Exploring Formlabs’ Cutting-Edge Resins for Dental and Healthcare Applications

By on July 1st, 2023 in interview, news

Tags: , , ,

Formlabs 3D printer fabricating dental implants [Source: Formlabs]

Charles R. Goulding spoke with Formlabs’ Guillaume Bailliard.

On June 20th, 2023, I had the privilege of meeting with Guillaume Bailliard, the President of Formlabs’ healthcare and dental business segment. 

Formlabs has 800+ employees with 50 plus PhD scientists. The company is headquartered in Somerville, Mass near Boston, and benefits from the Boston area 3D printing ecosystem including leading universities, talent and supply chains.

Formlabs published an excellent webinar describing their new BioMed Durable Resin, which impressed me greatly.  Formlabs also launched a new material, Dental LT Comfort Resin, for occlusal splints and night guards.  Their extensive materials expertise results in a value-added resin library.   

Although Formlabs’ 3D printer capability is essential, the resin achievements provide a compelling, comprehensive offering for dental and surgical procedures. The BioMed Durable Resin is a clear biocompatible resin that can withstand impact, rough processing, and pressure.

3D printed medical devices using Formlabs’ Impact-resistant durable, resin [Source: Formlabs]

Guillaume has an impressive healthcare background that mixes long term GE Healthcare medical expertise with startup experience.  To me, his background is ideal for a company of Formlabs’ size which he characterized as positioned to scale up and grow. 

Formlabs 3D printer and resins [Source: Formlabs]

BioMed Durable Resin includes single use instruments which optimize surgical processes.  Complimentary samples are available from their website.  Formlabs is focused on accumulating clinical data which provides clinical evidence for efficacy and eventual medical code reimbursement.

The Research & Development Tax Credit

The now permanent Research and Development (R&D) Tax Credit is available for companies developing new or improved products, processes and/or software.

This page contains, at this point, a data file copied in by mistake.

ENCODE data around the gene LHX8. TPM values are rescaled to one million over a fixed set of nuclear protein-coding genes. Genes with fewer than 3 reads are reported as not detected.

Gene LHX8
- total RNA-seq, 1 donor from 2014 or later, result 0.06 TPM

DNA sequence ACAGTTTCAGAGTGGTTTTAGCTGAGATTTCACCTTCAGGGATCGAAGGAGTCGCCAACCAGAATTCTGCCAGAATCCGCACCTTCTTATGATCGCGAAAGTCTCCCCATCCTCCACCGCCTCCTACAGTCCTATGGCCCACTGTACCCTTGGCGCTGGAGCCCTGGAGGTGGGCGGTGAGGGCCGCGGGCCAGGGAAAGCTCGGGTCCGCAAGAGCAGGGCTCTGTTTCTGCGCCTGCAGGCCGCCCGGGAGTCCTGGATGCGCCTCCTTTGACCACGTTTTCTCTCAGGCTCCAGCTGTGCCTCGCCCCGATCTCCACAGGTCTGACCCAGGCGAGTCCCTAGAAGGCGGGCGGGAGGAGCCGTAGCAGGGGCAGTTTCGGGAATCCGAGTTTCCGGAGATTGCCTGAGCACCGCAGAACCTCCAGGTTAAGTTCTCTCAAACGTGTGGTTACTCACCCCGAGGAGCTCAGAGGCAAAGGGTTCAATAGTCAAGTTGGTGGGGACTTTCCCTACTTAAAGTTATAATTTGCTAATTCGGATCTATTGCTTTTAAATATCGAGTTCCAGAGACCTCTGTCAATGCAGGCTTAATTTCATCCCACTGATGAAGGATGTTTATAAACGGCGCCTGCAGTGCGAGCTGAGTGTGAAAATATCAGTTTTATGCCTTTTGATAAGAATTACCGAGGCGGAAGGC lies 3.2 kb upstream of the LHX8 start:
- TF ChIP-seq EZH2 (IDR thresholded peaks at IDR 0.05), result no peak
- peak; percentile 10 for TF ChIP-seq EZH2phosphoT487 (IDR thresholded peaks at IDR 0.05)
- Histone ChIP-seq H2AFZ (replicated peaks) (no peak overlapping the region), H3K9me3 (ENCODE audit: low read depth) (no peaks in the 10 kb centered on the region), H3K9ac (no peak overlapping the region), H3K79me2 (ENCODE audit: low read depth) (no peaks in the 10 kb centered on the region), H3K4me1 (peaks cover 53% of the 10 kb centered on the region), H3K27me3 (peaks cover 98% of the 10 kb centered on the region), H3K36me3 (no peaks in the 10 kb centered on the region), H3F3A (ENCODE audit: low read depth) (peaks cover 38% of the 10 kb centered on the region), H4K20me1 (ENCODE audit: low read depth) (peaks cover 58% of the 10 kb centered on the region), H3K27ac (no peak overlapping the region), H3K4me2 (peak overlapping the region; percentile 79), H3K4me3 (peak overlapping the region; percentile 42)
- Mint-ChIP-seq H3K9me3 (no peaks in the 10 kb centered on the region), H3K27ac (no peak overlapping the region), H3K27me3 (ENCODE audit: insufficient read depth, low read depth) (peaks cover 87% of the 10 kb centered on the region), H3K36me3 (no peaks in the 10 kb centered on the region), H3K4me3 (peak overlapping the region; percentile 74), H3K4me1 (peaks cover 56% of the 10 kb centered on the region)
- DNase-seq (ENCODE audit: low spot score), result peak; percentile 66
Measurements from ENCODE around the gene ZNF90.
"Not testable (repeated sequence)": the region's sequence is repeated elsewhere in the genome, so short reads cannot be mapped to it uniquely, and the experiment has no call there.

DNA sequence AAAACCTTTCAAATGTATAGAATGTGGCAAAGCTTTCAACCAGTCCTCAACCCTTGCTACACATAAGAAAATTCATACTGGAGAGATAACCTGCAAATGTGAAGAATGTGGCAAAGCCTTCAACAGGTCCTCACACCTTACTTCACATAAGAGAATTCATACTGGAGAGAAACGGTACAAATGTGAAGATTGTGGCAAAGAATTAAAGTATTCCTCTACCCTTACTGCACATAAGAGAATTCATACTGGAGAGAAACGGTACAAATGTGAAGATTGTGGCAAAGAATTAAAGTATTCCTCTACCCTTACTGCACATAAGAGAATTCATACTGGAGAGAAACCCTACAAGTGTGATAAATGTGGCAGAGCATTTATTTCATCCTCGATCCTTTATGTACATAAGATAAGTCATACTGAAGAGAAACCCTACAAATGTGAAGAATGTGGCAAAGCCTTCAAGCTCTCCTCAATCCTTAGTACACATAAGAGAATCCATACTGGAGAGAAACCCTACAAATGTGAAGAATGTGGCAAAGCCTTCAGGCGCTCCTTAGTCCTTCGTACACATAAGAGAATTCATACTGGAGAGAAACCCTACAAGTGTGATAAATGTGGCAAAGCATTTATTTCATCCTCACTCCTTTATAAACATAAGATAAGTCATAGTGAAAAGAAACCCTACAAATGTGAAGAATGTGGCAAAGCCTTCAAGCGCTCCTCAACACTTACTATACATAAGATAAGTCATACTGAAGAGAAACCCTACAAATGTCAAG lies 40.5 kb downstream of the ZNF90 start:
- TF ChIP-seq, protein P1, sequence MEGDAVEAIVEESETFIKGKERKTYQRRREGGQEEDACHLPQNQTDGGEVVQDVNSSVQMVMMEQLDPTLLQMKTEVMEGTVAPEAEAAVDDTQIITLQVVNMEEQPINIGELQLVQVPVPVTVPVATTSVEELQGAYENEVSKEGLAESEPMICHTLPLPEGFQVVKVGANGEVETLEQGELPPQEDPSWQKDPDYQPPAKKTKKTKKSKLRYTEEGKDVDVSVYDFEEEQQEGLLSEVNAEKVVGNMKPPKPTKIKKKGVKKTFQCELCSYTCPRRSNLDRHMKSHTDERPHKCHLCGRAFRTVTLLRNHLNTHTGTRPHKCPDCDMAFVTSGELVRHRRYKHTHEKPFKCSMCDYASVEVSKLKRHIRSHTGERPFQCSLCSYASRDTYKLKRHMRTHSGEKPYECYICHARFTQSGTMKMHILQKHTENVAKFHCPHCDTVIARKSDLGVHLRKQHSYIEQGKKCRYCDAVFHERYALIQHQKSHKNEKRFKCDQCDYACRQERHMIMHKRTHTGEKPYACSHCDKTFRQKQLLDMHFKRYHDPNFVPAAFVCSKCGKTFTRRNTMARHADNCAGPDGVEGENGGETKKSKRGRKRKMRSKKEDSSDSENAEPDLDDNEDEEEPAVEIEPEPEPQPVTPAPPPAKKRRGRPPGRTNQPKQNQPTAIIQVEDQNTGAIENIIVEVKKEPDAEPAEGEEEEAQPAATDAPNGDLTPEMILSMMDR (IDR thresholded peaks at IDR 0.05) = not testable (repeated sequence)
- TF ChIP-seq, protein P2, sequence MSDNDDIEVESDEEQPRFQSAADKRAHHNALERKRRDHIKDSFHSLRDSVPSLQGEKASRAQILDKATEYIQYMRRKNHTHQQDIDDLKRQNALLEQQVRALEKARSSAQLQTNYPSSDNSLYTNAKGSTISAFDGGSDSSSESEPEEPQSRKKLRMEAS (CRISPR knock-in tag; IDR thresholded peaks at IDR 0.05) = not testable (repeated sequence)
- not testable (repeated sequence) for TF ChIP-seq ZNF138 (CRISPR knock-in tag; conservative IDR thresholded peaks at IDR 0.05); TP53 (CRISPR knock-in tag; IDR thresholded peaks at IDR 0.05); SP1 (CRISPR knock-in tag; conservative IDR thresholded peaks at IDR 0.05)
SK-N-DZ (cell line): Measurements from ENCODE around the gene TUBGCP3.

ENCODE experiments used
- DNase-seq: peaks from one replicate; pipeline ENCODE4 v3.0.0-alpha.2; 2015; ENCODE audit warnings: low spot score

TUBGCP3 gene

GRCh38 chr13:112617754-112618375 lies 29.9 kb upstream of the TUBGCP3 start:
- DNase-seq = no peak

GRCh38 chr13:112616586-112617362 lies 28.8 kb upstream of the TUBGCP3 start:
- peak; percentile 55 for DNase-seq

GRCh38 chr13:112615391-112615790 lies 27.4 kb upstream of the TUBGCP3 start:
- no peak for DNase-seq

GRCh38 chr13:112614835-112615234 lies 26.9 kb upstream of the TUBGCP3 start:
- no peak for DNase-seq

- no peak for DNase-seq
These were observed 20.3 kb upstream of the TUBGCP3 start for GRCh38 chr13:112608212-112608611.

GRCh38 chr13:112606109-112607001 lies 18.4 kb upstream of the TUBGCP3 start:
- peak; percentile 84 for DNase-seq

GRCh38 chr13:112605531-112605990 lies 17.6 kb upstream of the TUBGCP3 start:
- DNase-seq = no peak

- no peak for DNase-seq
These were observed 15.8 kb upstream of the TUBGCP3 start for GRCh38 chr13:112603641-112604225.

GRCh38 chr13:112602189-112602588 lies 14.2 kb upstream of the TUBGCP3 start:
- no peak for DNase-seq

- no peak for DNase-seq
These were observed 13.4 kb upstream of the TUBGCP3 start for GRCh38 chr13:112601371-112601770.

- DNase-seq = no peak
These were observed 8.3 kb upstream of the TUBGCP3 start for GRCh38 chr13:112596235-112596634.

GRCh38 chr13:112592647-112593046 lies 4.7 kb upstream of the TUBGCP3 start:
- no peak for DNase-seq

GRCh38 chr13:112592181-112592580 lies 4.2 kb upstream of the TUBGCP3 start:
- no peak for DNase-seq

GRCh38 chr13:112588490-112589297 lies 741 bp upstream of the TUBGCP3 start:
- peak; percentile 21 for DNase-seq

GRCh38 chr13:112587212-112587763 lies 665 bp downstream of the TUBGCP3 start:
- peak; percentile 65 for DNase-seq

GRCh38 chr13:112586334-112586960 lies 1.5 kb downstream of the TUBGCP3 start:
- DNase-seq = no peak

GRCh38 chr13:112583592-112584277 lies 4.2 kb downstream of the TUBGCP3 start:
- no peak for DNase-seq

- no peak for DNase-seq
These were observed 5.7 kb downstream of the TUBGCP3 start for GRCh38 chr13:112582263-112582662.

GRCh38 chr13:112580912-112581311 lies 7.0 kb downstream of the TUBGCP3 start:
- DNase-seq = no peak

3D printing can help boost a company’s R&D Tax Credits. Wages for technical employees creating, testing and revising 3D printed prototypes can be included as a percentage of eligible time spent for the R&D Tax Credit. Similarly, when used as a method of improving a process, time spent integrating 3D printing hardware and software counts as an eligible activity. Lastly, when used for modeling and preproduction, the costs of filaments consumed during the development process may also be recovered.

Whether it is used for creating and testing prototypes or for final production, 3D printing is a great indicator that R&D Credit eligible activities are taking place. Companies implementing this technology at any point should consider taking advantage of R&D Tax Credits.


This writer is impressed with Formlabs’ product offerings, management and business model.  The combination of recognized 3D printing hardware, extensive materials library and clinical data is exciting.

By Charles Goulding

Charles Goulding is the Founder and President of R&D Tax Savers, a New York-based firm dedicated to providing clients with quality R&D tax credits available to them. 3D printing carries business implications for companies working in the industry, for which R&D tax credits may be applicable.

Leave a comment

Your email address will not be published. Required fields are marked *